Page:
Sometime after April 2021, Storm-0558 compromised a Microsoft engineer’s corporate account with access to the debugging environment. Microsoft thinks the "most probable" way Storm-0558 obtained the key is by grabbing this crash dump, although the company doesn't have logs with specific evidence of the data being taken because of its log deletion policy.

Microsoft had several independent measures in place that should have prevented the key from ending up on its corporate network. These measures — redacting keys from crash dumps and subsequently scanning for key material and credentials at different points in processing — all failed. Microsoft says that all these technical issues have been fixed, but the broader problem here is that Microsoft prioritised convenience over security.

That may be OK for some Microsoft systems, but when dealing with the keys to the kingdom why take risks that will not just bite you, but take a huge chunk out of your ass if they are realised?

"If you are dealing with the fundamental root of trust", Shanks says, "you should probably accept that you need to work in a windowless basement without internet access".

This isn't an isolated security gaffe and this newsletter has consistently lamented Microsoft's approach to security. The mistakes we've highlighted above — not ensuring scope is respected when systems are combined and treating crash dumps potentially containing signing keys with standard processes — aren't bizarre edge cases that could catch any organisation by surprise. These are decision-making failures that simply wouldn't happen in an organisation that actually cared about security. This breach didn't happen because of a series of amazing coincidences, it happened because Microsoft's security culture is not up to scratch.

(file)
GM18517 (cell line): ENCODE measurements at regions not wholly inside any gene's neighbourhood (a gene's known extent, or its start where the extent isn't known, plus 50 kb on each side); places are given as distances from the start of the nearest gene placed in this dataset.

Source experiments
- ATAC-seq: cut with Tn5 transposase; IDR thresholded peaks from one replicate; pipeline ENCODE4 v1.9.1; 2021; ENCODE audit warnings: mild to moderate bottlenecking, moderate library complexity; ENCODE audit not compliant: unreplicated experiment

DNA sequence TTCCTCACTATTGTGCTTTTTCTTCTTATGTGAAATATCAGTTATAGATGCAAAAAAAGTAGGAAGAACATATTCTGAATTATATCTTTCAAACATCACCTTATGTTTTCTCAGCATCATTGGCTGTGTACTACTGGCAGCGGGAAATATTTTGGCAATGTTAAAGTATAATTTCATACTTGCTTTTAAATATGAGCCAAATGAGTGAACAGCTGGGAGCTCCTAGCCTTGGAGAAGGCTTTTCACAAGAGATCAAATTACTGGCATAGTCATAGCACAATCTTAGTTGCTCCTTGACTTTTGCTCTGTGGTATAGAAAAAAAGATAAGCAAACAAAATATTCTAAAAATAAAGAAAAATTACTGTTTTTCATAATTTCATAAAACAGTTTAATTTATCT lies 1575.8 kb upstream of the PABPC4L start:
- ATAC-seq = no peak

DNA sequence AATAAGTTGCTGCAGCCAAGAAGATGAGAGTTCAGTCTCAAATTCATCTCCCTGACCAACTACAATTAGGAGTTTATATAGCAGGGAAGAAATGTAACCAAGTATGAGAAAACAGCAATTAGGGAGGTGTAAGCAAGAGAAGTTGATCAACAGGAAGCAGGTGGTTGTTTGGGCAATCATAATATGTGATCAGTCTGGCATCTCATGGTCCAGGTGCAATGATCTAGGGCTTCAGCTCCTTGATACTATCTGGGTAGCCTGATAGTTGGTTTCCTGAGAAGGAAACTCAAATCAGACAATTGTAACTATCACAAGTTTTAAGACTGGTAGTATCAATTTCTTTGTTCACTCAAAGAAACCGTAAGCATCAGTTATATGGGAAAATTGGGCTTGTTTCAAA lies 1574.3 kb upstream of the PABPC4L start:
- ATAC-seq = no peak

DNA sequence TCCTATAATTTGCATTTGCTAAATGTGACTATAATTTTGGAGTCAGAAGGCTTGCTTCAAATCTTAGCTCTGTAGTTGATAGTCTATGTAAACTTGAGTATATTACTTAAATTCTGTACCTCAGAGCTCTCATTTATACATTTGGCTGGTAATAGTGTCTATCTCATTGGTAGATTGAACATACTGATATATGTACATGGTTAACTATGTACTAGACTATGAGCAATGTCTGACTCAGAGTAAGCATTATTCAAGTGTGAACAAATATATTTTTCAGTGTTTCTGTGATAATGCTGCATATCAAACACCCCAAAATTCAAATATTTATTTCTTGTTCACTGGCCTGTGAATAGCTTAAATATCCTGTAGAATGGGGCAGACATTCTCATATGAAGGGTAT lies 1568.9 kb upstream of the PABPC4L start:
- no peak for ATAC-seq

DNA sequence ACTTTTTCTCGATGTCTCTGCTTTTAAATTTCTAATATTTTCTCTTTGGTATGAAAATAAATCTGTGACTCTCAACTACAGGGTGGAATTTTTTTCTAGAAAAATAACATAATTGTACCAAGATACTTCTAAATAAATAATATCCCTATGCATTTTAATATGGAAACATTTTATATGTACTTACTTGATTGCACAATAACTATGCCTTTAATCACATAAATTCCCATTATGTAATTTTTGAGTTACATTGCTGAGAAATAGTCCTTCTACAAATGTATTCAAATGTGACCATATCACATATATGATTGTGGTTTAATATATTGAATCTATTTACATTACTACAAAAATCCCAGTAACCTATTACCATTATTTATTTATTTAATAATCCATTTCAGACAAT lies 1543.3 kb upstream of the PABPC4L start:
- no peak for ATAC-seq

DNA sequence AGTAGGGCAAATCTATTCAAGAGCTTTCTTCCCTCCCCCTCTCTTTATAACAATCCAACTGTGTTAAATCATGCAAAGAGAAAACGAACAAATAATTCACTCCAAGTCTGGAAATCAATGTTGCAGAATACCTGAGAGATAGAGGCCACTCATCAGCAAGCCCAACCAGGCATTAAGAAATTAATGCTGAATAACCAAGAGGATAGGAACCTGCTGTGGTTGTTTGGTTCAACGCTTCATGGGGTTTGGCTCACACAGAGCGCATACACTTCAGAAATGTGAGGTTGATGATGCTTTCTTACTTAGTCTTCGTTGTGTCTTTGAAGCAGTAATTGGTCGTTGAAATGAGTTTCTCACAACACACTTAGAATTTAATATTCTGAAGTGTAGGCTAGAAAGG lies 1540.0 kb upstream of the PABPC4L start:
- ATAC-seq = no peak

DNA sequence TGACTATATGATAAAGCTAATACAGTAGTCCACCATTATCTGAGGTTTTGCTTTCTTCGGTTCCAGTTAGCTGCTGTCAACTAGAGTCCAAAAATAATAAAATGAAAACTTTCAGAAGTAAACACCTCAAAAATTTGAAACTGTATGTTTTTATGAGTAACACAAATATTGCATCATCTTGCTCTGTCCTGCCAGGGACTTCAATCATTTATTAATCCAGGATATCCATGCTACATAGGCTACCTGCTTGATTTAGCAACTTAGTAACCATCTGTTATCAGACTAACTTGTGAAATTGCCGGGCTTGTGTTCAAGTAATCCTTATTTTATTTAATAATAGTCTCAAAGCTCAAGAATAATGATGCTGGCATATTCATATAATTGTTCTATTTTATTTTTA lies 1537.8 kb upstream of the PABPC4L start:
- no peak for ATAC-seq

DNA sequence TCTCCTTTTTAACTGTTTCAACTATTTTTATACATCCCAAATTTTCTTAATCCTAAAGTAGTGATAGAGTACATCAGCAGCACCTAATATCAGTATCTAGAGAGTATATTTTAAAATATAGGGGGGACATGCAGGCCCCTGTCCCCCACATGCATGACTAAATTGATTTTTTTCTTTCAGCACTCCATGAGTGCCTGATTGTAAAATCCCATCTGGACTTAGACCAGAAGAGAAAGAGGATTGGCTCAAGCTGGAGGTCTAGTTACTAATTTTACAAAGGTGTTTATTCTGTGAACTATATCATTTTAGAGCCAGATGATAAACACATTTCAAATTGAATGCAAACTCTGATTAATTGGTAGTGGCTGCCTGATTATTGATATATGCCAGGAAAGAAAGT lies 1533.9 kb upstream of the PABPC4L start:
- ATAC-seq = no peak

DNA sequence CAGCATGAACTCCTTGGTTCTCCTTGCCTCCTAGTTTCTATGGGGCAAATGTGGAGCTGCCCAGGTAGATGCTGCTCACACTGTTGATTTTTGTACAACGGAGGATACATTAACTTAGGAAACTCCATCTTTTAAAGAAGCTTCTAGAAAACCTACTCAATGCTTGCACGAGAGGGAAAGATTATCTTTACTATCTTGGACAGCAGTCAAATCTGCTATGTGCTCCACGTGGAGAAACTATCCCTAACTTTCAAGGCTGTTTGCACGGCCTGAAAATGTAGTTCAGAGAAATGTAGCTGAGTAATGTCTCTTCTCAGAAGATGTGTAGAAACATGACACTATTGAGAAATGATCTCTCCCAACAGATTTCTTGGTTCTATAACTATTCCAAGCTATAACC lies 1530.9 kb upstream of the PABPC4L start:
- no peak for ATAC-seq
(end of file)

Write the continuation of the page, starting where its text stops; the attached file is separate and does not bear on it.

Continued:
UK Government Works Hand in Hand With... Itself

The UK's Information Commissioner's Office (ICO) and National Cyber Security Centre (NCSC) have signed a Memorandum of Understanding (MOU) that will get the two organisations working together to improve cyber security standards.

Ultimately both organisations share broadly similar strategic goals–to protect the public and make the UK safer from cyber crime and data breaches. However, some functions and responsibilities the organisations have could discourage firms from engaging with them. For example, where the NCSC might help a firm with incident response, the ICO could potentially fine it for poor cyber security practice.

The MOU is a formal attempt to maximise cooperation between the two bodies while minimising the fear that the NCSC might rat out an organisation to the ICO. The ICO's release directly addresses that particular fear, saying the MOU "reaffirms that the NCSC will never pass information shared with it in confidence by an organisation to the ICO".

For its part, the ICO says it will encourage organisations to engage with the NCSC. In a sentence that would never be written outside government, the ICO says it "commits to exploring how it can transparently demonstrate that meaningful engagement with the NCSC will reduce regulatory penalties". Translated from weasel words to English, this is (may be?) a promise to consider reducing fines for organisations that work with the NCSC.

In May this year the NCSC and ICO issued a coordinated call for company transparency regarding cyber attacks, especially involving ransomware. They said they were "increasingly concerned about what happens behind the scenes of the attacks we don’t hear about, particularly the ransomware ones".

We don't think the MOU will actually change all that much about how the two organisations operate, but it gives them both a formal document they can point to to reassure victims that might otherwise hesitate to get in touch.